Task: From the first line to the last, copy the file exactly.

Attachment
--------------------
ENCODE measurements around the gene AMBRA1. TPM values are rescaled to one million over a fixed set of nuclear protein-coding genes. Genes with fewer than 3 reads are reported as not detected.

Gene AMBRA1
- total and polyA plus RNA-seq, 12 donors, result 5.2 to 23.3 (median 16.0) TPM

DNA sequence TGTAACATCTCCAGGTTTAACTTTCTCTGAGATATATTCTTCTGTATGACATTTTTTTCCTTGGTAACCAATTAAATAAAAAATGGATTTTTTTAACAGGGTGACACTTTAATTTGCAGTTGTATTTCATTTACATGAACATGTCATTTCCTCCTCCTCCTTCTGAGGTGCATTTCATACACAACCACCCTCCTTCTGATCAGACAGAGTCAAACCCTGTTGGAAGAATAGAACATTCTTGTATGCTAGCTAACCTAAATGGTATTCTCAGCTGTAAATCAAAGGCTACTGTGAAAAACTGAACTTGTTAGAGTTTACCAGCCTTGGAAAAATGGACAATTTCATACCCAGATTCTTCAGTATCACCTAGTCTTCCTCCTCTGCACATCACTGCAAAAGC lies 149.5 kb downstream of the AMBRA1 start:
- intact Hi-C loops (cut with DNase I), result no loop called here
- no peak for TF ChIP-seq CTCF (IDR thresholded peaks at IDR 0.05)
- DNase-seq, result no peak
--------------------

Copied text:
ENCODE measurements around the gene AMBRA1. TPM values are rescaled to one million over a fixed set of nuclear protein-coding genes. Genes with fewer than 3 reads are reported as not detected.

Gene AMBRA1
- total and polyA plus RNA-seq, 12 donors, result 5.2 to 23.3 (median 16.0) TPM

DNA sequence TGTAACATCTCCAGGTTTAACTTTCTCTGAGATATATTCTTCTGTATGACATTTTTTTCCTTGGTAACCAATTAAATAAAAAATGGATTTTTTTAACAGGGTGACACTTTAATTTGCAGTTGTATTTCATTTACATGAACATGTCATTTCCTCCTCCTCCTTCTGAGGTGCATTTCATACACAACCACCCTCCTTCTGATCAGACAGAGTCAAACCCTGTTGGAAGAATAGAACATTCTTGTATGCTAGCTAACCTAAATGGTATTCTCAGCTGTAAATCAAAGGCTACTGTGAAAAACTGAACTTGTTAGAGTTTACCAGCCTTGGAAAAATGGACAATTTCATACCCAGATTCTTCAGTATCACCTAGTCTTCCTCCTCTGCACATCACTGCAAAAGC lies 149.5 kb downstream of the AMBRA1 start:
- intact Hi-C loops (cut with DNase I), result no loop called here
- no peak for TF ChIP-seq CTCF (IDR thresholded peaks at IDR 0.05)
- DNase-seq, result no peak